Abandonment & relating with God




Everyone at one time or another experienced feeling abandoned!  Abandonment is sometimes a deliberate act and at other times due to circumstances beyond our control. For example, in this fast-paced life, with so many responsibilities and constraints, we unwittingly do the very thing that we do not like: we make choices that cause the people we love to feel abandoned; sometimes it’s just misplaced priorities or poor judgment.



Feeling abandoned is a strong and real emotion, especially when supported by early childhood experiences. This can be pervasive and may have long-term effects on overall well-being. As a child or adult, abandonment causes pain – pain that sometimes causes us to question the meaning and purpose of life. We may have gut-wrenching questions pertaining to God’s existence and love. With no ‘reasonable answer,’ this often leaves us feeling abandoned, increasing the wound.


relating with god

Despite the enormity of the wound, depth of feeling, and gravity of the circumstance, we are never alone, and there is always hope. God is always with us and is able to deliver us in ways beyond our request and imagination (Eph. 3:20). God’s promises are sure. He has promised to never leave or forsake us. Above all, none of our experiences are wasted. God is able to make all things work together for good (Romans 8:28-39). Although difficult when in the fire or in the storm, we need to simply trust God and be patient. He is already on the case and is working it out.

However, how we respond under trying circumstances will determine whether the test is repeated. There are lessons to be learned. We must be teachable and learn our lessons if we are to be overcomers. We can decide to become victims or victors.

Sometimes we may need to:

  • Revise our belief about ourselves
  • Revise our belief about others
  • Revise our belief about life in general and
  • Renew our relationship with God

We are more than conquerors. God is the game-changer (Romans 8:37). In other words, comfort, and direction in the face of difficult circumstances may be realized when we put our trust in Him and cooperate in the pursuit of purpose.





As human beings, we are creations of habit.  We tend to mirror the behaviors of others around us. In other cases, we behave in ways our prior environments influenced us.   As a result, we act in ways that are either trusting or mistrusting of ourselves and others.  Hence, our actions and decisions serve to either protect or gratify—or both. In the matter of abandonment or “left”, most people function in ways that will protect themselves.  However, when these attempts fail, then the old wounds of abandonment show up. Unfortunately, those messages of not feeling important or that you can depend on anyone are amplified.

The brain records events and our emotions.  I often write about childhood experiences.  These events, we at times forget, but the emotions remain— and are vivid.  While all of our experiences are not bad; there’s probably that one incident or couple of similar things that were significant.  Subsequently, creating feelings of abandonment.  Resulting in a mistrust of others.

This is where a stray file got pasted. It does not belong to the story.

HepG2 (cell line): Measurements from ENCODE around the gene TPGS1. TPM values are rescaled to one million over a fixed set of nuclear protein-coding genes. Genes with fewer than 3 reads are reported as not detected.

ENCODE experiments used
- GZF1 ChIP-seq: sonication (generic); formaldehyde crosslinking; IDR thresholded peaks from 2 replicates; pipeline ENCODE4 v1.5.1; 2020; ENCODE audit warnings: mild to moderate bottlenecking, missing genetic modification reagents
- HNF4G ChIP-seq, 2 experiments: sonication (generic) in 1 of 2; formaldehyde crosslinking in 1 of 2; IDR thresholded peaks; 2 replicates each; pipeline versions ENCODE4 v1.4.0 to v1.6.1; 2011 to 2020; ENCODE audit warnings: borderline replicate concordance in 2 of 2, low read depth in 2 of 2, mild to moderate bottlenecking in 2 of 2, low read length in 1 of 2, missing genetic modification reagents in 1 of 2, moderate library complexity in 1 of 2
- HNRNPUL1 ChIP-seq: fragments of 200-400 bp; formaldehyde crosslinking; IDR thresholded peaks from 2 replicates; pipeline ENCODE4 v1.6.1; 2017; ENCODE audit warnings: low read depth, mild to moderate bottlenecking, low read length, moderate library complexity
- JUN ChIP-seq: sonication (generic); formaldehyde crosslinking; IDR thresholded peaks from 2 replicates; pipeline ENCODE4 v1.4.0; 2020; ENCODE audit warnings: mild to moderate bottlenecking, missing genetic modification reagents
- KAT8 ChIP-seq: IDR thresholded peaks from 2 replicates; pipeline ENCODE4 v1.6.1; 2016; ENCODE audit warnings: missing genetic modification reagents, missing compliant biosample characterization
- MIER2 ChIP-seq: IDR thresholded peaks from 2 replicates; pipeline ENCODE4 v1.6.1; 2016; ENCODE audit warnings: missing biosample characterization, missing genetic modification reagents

Suddenly, a mentality and personality of “I believe it when I see it” or “I can’t depend on anyone but me” becomes the primary way of thinking, feeling, and behaving. This can be exhausting!

Unfortunately, when circumstances outside of our control go wrong, this mindset is reinforced—hardwired:

  • Financial Hardships
  • Divorce
  • Broken Relationships
  • Death & Illness

Seemingly, repeating the same feelings and scenarios from childhood—a self-fulfilling prophecy.  This feeling of abandonment becomes part of our identity and we relate this way to even God. Unfortunately, in these times of difficulty, is when we tend to feel abandonment, by God, the most.  As a result, leaving us feeling a sense of powerlessness, anger, and maybe even depression.

I feel the need to include, here, that God is so contaminated by others’ actions. Consequently, causing emotionally, wounded people who desire to have a relationship with God or develop their spirituality to have great difficulty in this pursuit/discovery. visit Website

Abandonment and relating with God



Abandonment brings with it other destructive seeds. Undoubtedly, abandonment produces doubt, unbelief, procrastination, codependency, and the need to control.  We all have seasons of hardships in our adult lives that can trigger a deeper sense of abandonment–feeling lost and left.

It is safe to say most play the blame game when things go wrong. We blame ourselves and others, and we blame God. Blaming God may sound like, “Why did God not stop the divorce?” Or “Why did He allow the death or the illness?” This brings further isolation and deepens feelings of abandonment. Blaming God leaves no one else to help, producing a crisis of faith, and we fall apart: https://nbhi-llc.org/spirituality-in-psychotherapy/

I have come to understand the importance of having sound spiritual health. It supports the other parts and functions of my being. It brings harmony, balance, support, meaning, and purpose.

Begin your healing today and live a more meaningful life.   Here are some steps, supported by research that I’ve found necessary: Visit website

  1. Resolve issues that have prevented faith or belief from developing
  2. Identify the benefits, blessings, and baggage of personal and family spiritual histories
  3. Increase awareness of the benefits and blessings of present beliefs and spiritual heritage or upbringing.
  4. Let go of or work through past spiritual baggage that has prevented spiritual growth.

******* Understanding the importance of this through my life and the life of the women I have served, I have created a worksheet to help you begin this repair.****** Here is the link:











keisha henry